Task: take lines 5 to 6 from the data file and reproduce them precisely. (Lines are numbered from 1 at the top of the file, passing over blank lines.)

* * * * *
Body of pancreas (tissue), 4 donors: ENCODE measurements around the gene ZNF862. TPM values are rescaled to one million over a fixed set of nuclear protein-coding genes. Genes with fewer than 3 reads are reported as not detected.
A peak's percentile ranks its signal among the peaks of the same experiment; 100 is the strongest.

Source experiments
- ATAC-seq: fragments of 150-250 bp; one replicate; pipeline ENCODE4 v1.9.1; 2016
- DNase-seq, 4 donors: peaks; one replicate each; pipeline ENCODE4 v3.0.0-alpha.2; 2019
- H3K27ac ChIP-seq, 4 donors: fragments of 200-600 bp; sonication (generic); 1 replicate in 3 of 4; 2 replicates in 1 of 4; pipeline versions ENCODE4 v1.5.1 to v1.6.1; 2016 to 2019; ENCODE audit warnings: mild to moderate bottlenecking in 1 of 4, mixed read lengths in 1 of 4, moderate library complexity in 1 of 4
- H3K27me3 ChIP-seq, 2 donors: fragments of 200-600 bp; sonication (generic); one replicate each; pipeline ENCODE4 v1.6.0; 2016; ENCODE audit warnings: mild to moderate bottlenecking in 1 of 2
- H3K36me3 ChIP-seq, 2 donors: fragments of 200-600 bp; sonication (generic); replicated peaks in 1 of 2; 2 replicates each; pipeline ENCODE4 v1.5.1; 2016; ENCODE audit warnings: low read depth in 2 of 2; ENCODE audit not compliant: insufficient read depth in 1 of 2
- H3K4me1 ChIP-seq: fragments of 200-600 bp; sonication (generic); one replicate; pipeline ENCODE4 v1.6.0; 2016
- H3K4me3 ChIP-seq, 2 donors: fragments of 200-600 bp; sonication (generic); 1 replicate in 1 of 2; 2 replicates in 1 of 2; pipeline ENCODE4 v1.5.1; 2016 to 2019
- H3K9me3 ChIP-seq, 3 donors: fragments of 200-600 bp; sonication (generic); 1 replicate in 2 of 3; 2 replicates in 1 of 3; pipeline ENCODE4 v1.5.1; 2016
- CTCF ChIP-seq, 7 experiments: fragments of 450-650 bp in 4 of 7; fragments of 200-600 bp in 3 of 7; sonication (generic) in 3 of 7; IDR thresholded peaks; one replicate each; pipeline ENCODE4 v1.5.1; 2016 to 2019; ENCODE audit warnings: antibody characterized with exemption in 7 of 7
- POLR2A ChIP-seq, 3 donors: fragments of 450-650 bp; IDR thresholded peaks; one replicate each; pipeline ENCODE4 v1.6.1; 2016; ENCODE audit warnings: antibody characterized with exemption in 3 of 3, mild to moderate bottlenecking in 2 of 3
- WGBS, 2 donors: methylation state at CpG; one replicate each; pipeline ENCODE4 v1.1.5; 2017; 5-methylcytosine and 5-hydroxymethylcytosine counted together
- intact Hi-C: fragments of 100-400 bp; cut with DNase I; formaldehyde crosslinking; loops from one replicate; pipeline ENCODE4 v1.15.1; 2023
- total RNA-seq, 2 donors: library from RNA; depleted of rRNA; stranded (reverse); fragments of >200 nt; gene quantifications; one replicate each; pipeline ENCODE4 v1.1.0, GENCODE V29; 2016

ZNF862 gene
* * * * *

- DNase-seq, 4 donors: peaks; one replicate each; pipeline ENCODE4 v3.0.0-alpha.2; 2019
- H3K27ac ChIP-seq, 4 donors: fragments of 200-600 bp; sonication (generic); 1 replicate in 3 of 4; 2 replicates in 1 of 4; pipeline versions ENCODE4 v1.5.1 to v1.6.1; 2016 to 2019; ENCODE audit warnings: mild to moderate bottlenecking in 1 of 4, mixed read lengths in 1 of 4, moderate library complexity in 1 of 4